Of course, there are plenty of doctors who disagree but you can listen here for yourself. It’s a ten-minute NPR story about this very event.
One of the main problems is that, as with many psychological occurrences, the primary source of data is the qualitative, self-reporting of people who have undergone the experience. It is not something that you can test, unless you want to go all Flatliners and experiment with actually killing people. And just because someone says something, it doesn’t necessarily make it true. Take, for example, one of the funniest videos ever to grace the Internet. It is a news story about a Leprechaun spotted in Mobile, Alabama. Obviously, people think some pretty dumb things sometimes but oh man! I love me that “amateur sketch!” Hahaha!
That said, there have been cross-cultural studies by scholar Gregory Shushan and others that have confirmed a large number of similarities in the death narratives of many different cultures. However, the universality of elements of the story can fuel both those who believe in an afterlife and those who believe that near-death experiences are simply physiological in nature. If you believe in an afterlife, you would say that this happens across cultures because it is a real destination. If you believe that these experiences are entirely rooted in neurology, you would say that these stories are similar cross-culturally because everyone has the same biological makeup. Regardless, it’s pretty clear that something is happening after the heart stops. We’re just not quite sure what.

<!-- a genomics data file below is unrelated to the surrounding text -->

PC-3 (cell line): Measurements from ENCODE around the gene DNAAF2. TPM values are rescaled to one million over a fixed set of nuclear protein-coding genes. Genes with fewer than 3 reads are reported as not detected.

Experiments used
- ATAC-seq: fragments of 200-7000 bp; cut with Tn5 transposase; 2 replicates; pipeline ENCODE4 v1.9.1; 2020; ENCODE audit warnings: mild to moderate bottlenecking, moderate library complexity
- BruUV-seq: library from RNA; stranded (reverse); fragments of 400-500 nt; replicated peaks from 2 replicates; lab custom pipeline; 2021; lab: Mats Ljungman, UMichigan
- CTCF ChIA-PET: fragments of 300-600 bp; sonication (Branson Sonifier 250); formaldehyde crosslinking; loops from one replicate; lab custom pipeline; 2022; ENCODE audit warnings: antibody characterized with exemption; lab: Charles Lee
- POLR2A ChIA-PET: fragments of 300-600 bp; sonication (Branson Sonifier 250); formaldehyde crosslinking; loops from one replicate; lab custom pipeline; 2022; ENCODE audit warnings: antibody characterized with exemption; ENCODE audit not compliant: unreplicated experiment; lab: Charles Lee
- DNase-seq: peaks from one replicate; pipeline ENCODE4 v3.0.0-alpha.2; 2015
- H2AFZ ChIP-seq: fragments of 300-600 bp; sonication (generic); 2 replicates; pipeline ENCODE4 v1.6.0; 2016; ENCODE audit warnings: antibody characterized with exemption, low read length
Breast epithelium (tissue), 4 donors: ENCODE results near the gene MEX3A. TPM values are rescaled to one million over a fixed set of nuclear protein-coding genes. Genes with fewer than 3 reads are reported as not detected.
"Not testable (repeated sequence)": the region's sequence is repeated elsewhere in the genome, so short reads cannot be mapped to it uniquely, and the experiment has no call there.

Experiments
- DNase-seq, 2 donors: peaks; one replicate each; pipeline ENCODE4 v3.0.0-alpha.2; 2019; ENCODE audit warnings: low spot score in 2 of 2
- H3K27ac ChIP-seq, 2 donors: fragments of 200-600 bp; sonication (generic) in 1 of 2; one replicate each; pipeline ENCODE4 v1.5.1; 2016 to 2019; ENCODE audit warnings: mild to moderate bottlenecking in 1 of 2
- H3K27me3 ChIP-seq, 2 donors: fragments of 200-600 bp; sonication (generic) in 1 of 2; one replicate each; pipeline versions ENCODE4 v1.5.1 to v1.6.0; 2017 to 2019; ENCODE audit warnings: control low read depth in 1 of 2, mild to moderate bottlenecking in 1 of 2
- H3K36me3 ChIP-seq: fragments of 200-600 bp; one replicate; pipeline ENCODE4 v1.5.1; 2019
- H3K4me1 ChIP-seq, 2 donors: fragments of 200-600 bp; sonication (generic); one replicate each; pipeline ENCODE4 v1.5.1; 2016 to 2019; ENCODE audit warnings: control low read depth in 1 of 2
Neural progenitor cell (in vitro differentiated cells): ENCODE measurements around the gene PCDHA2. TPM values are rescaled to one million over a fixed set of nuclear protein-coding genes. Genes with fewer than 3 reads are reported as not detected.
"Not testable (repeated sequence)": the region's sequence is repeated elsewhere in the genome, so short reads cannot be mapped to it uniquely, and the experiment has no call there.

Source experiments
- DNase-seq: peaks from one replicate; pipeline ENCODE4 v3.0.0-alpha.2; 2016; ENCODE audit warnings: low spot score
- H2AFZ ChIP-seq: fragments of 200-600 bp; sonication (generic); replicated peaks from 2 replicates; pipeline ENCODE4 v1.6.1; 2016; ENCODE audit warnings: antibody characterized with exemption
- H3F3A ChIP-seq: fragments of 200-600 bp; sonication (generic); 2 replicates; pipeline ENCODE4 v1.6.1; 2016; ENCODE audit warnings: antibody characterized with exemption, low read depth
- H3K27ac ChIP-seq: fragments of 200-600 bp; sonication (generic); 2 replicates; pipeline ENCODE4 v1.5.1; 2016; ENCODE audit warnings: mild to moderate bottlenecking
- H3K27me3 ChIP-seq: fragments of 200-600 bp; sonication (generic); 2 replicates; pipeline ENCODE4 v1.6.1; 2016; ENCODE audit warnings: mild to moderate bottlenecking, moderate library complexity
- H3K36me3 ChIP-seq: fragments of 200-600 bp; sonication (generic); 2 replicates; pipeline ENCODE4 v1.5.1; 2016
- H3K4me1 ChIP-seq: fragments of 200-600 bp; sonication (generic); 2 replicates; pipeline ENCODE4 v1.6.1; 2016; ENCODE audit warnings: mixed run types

Dr. Parnia says, “Arch skeptics will always attack our work. I’m content with that. That’s how science progresses. What is clear is that something profound is happening. The mind- the thing that is ‘you’ – your ‘soul’ if you will – carries on after conventional science says it should have drifted into nothingness.”
Some day though, your mind won’t be wrenched back into your corporeal body. Some day you’ll keep drifting down the tunnel toward the light and it won’t occur to you to look back. Maybe something will be waiting for you there. Maybe nothing. Maybe figures clothed in light. Maybe every memory replayed forever. Maybe an absence of memory like before you were born. Maybe you will still be yourself. Maybe you will become something else. Maybe, maybe, maybe, maybe, maybe. It’s maybe my favorite word.